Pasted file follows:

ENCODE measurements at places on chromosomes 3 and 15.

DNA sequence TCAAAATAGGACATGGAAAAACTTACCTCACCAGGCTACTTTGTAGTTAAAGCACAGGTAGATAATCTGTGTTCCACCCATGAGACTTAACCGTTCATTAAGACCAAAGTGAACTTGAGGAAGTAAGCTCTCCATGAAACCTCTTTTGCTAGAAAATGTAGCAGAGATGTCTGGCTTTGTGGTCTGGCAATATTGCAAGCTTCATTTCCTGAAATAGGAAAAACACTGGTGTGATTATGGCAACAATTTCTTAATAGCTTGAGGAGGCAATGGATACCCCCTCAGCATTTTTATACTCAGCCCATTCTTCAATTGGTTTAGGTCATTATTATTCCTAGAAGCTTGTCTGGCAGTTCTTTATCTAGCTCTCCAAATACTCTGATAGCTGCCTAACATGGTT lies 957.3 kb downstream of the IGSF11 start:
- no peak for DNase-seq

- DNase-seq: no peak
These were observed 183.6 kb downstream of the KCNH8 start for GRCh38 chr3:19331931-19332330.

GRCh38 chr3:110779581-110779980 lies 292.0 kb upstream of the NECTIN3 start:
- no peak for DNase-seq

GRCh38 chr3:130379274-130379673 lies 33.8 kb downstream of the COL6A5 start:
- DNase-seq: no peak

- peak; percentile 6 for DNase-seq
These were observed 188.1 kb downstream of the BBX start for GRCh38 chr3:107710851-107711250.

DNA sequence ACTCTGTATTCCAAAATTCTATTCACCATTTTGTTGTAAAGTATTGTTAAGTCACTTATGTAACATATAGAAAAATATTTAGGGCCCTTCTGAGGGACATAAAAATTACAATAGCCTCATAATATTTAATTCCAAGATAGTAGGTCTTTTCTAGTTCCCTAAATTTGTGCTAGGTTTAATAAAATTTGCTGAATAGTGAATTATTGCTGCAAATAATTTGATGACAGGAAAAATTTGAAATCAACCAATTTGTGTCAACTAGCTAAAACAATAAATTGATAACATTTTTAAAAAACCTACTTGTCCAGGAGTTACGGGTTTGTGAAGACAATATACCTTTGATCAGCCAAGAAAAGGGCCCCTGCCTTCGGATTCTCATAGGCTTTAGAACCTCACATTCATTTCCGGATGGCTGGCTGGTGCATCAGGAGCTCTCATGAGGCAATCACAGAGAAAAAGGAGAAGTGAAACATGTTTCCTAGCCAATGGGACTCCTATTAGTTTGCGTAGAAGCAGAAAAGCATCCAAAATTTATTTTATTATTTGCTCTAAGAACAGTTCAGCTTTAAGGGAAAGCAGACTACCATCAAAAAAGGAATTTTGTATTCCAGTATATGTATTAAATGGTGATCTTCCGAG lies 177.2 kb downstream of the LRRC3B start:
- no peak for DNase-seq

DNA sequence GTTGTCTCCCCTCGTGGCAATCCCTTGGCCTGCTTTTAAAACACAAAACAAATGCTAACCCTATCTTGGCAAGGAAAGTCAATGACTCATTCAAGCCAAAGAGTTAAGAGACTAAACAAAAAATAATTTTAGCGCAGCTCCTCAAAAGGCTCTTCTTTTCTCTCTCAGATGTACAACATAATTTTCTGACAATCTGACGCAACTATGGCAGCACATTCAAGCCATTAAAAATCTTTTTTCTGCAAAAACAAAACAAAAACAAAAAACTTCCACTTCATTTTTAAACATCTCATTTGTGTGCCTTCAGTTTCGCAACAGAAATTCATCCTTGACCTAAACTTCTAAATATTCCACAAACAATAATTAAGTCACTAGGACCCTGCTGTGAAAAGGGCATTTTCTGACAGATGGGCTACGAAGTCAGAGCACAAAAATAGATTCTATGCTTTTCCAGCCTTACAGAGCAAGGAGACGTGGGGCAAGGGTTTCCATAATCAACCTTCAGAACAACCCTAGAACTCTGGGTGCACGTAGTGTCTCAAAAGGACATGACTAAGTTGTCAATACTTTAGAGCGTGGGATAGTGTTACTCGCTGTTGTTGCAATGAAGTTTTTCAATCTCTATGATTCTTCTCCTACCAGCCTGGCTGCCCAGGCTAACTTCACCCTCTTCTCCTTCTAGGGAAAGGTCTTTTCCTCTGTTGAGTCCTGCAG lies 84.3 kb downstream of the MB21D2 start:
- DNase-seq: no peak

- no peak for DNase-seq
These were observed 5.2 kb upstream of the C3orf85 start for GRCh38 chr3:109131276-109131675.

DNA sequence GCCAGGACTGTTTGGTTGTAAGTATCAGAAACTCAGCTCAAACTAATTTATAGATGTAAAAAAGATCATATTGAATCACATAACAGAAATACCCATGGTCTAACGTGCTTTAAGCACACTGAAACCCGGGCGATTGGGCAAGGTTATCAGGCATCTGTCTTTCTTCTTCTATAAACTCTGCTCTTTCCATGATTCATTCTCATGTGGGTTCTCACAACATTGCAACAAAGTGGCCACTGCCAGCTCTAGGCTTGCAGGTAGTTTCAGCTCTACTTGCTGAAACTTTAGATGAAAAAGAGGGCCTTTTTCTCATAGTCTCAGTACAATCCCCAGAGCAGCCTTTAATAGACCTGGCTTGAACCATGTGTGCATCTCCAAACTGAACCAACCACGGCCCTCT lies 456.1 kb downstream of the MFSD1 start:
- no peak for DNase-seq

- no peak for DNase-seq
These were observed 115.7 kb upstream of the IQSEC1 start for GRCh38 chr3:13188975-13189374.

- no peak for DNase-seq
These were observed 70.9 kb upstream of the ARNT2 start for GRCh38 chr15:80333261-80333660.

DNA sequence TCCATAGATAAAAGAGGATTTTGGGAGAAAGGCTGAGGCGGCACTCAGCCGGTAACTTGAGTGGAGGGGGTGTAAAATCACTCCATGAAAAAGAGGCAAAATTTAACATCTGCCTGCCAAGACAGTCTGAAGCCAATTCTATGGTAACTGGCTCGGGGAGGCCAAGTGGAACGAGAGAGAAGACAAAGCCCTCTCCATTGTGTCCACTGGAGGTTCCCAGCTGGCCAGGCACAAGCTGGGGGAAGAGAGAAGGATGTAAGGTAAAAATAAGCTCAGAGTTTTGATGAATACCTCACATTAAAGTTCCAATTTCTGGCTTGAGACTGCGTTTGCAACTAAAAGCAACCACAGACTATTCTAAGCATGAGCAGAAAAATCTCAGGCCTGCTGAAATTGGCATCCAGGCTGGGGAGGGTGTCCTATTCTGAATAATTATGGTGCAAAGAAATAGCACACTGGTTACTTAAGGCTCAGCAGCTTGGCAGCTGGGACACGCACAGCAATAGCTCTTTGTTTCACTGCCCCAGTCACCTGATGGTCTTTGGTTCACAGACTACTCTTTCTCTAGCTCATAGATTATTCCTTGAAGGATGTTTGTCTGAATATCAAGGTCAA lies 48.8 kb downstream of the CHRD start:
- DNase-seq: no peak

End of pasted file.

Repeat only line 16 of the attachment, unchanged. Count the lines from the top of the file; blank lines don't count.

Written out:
- no peak for DNase-seq